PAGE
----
langhelloe History, Family Crest & Coats of Arms
The name langhelloe was formed many centuries ago by the early Norman settlers that followed the 1066 Conquest of the island. It was a name typically given to a tall person. The surname Longfellow is derived from the Old English word lang, meaning long or tall, and the Old English word felagh, which meant partner or shareholder.
Early Origins of the langhelloe family
The surname langhelloe was first found in Huntingdonshire, now part the district of Cambridgeshire where in 1165, Henry de Longavilla held lands from Nigel de Luvetot. He descended from a branch of the Gifford family, barons of Langueville and Bolbec near Dieppe, Normandy. Osberne de Longeville or Bolbec gave the church of Pictariville, Normandy c. 990.
Other early listings of early variants of the name include: Richard de Logvil in Buckinghamshire in 1199, and Roger de Longavilla in Huntingdonshire c. 1200.  Longville as a place name occurs in a few places throughout Britain including: Newton Longville is a village and civil parish in the Aylesbury Vale district of Buckinghamshire; Weston Longville is a civil parish in Norfolk; and Cheney Longville is a small village in Shropshire which is home to Cheney Longville Castle a much restored 14th century fortified manor house.
The Longfellow variant may have been a nickname,  but this variant was almost always found in Yorkshire. Indeed, the American poet Henry Wadsworth Longfellow's family claims descent from the Yorkshire branch.  Early Yorkshire rolls revealed Peter Langfellay during the Corpus Christi Guild and Elizabeth Longfellow during the Deposition from York Castle. Margery Langfellow was listed in the Corpus Christi Guild in 1491. 
Early History of the langhelloe family
This web page shows only a small excerpt of our langhelloe research. Another 80 words (6 lines of text) covering the years 1807, 1882, 1689, 1797 and 1797 are included under the topic Early langhelloe History in all our PDF Extended History products and printed products wherever possible.
langhelloe Spelling Variations
Spelling variations in names were a common occurrence in the eras before English spelling was standardized a few hundred years ago. In the Middle Ages, even the literate regularly changed the spellings of their names as the English language incorporated elements of French, Latin, and other European languages. Many variations of the name langhelloe have been found, including Longfellow, Longuville, Longville, Longfield and others.
Early Notables of the langhelloe family (pre 1700)
Another 38 words (3 lines of text) are included under the topic Early langhelloe Notables in all our PDF Extended History products and printed products wherever possible.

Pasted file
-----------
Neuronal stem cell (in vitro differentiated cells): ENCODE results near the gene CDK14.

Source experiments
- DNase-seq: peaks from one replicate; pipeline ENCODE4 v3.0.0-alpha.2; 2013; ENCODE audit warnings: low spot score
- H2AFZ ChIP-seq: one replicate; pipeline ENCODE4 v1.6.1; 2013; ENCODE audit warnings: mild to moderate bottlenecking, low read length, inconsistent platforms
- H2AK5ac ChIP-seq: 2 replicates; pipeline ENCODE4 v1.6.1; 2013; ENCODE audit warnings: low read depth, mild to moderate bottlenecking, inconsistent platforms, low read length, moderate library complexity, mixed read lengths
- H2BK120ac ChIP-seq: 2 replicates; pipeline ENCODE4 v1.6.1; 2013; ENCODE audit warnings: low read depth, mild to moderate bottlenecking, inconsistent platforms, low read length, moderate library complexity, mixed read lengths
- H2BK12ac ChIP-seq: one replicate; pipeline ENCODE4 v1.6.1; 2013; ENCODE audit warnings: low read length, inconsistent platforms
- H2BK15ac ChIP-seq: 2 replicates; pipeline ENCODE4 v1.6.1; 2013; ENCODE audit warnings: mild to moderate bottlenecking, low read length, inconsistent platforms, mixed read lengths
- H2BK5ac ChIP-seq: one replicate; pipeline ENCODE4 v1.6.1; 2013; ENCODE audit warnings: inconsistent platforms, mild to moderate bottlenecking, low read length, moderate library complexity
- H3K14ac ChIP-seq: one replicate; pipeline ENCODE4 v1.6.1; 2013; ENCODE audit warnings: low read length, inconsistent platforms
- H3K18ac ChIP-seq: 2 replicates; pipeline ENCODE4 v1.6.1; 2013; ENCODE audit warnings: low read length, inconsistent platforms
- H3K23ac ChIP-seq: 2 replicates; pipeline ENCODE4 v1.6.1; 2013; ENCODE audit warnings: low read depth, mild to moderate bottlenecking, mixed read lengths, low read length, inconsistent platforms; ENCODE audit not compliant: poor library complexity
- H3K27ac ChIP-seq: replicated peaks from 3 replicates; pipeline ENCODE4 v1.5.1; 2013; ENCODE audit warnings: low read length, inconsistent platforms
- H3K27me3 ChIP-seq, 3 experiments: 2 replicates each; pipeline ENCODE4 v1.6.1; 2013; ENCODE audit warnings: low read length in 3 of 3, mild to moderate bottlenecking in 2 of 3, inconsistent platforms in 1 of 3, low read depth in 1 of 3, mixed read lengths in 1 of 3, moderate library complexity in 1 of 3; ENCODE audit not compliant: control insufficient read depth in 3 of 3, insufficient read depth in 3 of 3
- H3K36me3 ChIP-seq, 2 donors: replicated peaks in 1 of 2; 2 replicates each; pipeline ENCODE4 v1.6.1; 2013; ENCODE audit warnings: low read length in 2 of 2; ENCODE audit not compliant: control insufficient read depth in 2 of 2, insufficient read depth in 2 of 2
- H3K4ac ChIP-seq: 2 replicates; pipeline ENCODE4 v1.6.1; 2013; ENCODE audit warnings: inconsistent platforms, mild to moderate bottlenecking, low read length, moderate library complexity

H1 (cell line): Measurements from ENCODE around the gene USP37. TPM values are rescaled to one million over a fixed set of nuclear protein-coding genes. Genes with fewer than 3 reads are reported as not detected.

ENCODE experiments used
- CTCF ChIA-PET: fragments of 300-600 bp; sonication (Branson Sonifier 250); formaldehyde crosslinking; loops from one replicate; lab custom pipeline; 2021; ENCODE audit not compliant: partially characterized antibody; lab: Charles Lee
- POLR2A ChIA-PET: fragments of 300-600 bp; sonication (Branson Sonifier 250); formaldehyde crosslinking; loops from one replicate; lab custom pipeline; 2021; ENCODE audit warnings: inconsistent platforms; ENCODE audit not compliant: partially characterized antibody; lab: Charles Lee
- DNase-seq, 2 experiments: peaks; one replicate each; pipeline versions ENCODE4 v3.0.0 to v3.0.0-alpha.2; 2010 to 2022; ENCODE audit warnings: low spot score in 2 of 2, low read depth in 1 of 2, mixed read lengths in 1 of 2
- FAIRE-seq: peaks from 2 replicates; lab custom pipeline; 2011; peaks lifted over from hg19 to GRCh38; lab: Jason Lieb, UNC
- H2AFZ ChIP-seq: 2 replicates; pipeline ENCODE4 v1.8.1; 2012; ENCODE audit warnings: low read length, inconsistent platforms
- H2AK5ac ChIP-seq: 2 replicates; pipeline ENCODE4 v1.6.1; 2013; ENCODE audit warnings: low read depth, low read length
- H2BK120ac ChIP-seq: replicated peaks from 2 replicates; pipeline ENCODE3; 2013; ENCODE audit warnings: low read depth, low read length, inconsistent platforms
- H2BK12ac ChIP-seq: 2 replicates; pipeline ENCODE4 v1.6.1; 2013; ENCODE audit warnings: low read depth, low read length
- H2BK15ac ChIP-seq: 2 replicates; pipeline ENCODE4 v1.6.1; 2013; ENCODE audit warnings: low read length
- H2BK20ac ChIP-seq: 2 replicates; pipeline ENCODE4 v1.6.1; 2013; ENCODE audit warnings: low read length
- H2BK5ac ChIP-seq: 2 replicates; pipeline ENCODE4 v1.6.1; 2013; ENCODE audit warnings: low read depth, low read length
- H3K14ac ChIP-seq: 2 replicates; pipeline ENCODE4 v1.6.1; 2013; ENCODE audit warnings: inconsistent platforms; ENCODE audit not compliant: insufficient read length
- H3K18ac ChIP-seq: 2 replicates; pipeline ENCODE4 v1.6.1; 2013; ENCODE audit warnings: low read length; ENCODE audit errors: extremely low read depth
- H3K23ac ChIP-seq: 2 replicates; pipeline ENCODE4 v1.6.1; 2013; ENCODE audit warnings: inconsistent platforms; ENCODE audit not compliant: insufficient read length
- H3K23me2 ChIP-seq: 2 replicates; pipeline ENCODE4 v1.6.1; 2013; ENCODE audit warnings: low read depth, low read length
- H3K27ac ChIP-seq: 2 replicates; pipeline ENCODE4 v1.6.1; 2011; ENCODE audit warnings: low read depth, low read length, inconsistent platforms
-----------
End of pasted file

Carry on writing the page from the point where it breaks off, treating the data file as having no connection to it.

Migration of the langhelloe family to Ireland
Some of the langhelloe family moved to Ireland, but this topic is not covered in this excerpt.
Another 96 words (7 lines of text) about their life in Ireland is included in all our PDF Extended History products and printed products wherever possible.
Migration of the langhelloe family
For many English families, the social climate in England was oppressive and lacked opportunity for change. For such families, the shores of Ireland, Australia, and the New World beckoned. They left their homeland at great expense in ships that were overcrowded and full of disease. Many arrived after the long voyage sick, starving, and without a penny. But even those were greeted with greater opportunity than they could have experienced back home. Numerous English settlers who arrived in the United States and Canada at this time went on to make important contributions to the developing cultures of those countries. Many of those families went on to make significant contributions to the rapidly developing colonies in which they settled. Early North American records indicate many people bearing the name langhelloe were among those contributors: William Longfellow arrived in New England in 1630.
Related Stories +
- ^ Reaney, P.H and R.M. Wilson, A Dictionary of English Surnames. London: Routledge, 1991. Print. (ISBN 0-415-05737-X)
- ^ The Norman People and Their Existing Descendants in the British Dominions and the United States Of America. Baltimore: Genealogical Publishing, 1975. Print. (ISBN 0-8063-0636-X)
- ^ Lowe, Mark Anthony, Patronymica Britannica, A Dictionary of Family Names of the United Kingdom. London: John Russel Smith, 1860. Print.
- ^ Bardsley, C.W, A Dictionary of English and Welsh Surnames: With Special American Instances. Wiltshire: Heraldry Today, 1901. Print. (ISBN 0-900455-44-6)